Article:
We continue to support Figshare and SciMeetings, two innovative open science platforms that provide a home for research data and non-traditional research outputs such as conference poster presentations. And more recently, we have been advancing research data curation and preservation across our publishing activities. This supports reproducibility, reinforces discipline-specific data standards, and aids discoverability by introducing innovative metadata tagging to enhance data mining opportunities.
How are significant changes in funder mandates, such as the Coalition S Rights Retention Strategy, affecting the publishing business?
It’s important to remember that Coalition S and ACS Publications share a common goal: We want to create a publishing ecosystem in which scientific knowledge and advancements are widely available, enhancing collaboration and innovation across disciplines to benefit the Earth and everyone on it. Where we don’t agree is on how best to structure that system. At ACS we’ve long said that the publishing framework needs to be sustainable and needs to preserve the highest quality standards both in service to researchers and for the quality of research published. That means the framework must respect the integrity of authors’ work, and it must ensure that publishing organizations are incentivized to support the effective editorial and peer review activities to sustain quality.
While we can support the primary ‘gold open access’ publishing option of Coalition S, ACS Publications shares serious concerns about the predictable consequences of their so-called ‘Rights Retention Strategy’ (RRS). Without supporting the peer review process and economic models, the RRS approach makes it harder for publishers to continue to invest in the high-quality open access journals and publishing options the community needs. Additionally, authors rely on being able to maintain the integrity of their work and to take credit for it. By removing almost all rights relating to their article, as the RRS requires, authors invite others to “remix and transform” their scholarly manuscripts however they choose. We remain optimistic that a way forward can be found to enhance access to science without undermining the systems that support it.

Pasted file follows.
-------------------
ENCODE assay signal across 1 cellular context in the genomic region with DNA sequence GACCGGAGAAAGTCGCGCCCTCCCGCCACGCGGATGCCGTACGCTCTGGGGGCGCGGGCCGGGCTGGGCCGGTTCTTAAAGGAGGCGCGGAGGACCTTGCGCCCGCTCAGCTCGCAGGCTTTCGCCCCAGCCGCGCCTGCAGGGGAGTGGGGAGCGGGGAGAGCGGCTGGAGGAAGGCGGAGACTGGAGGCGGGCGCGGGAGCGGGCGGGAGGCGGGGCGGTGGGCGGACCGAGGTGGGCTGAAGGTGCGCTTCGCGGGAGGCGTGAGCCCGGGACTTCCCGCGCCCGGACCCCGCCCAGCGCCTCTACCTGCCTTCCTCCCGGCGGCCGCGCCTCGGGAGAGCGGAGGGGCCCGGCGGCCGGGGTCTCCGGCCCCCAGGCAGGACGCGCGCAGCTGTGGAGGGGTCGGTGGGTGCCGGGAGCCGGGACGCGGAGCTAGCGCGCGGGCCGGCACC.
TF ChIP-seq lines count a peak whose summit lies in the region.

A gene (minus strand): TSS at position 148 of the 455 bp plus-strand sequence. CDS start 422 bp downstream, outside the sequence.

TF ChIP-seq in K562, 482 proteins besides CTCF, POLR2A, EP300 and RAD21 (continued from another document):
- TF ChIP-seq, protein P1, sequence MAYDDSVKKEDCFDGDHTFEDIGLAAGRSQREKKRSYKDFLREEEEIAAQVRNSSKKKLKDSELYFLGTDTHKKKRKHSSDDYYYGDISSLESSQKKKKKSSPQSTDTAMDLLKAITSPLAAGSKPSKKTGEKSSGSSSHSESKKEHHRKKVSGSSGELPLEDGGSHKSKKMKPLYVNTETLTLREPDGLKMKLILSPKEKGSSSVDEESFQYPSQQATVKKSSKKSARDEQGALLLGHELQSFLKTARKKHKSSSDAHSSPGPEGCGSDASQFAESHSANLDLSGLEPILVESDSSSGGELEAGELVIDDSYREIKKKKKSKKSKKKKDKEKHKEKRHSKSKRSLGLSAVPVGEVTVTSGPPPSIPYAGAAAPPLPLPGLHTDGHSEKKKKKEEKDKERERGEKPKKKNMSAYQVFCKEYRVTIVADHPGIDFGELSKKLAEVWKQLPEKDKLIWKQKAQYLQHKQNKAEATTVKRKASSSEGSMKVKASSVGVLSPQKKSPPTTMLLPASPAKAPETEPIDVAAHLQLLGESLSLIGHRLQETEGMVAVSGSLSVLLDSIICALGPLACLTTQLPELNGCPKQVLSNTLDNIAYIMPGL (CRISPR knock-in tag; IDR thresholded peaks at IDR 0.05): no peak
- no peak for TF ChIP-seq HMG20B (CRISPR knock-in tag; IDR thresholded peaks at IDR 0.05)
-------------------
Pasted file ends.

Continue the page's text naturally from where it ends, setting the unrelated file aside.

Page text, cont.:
Any predictions for 2022?
That’s a great question, and a tough one to answer with any surety. However, I will predict the raw number of papers we publish open access will continue to climb. And what’s more, the overall percentage of our total output that we publish open access will increase. Over the last two years, downloads of ACS open access articles have doubled, and we expect that upward trend to continue. As a result, you’re going to see the citation totals for open access journals continue to rise, as more and more authors recognize the value of that broader reach to a larger audience.
I think also we’re going to see a shift in the discussion around open science in two significant ways. First, we’re finally going to move beyond the questions of whether and how to implement open access publishing as we focus increasingly on making the experience utterly seamless for everyone involved. The question won’t be ‘Who supports open access?’ It’ll be, ‘Who implements it best?’ At ACS, we’re already making smart investments in the technology to design and create the best open access publishing experience for our authors and institutions, and our efforts in this area will continue. And finally, we’re going to see people’s attention increasingly turn toward other components of open science, such as open data and open methods. That’s where the real innovation is still waiting to happen.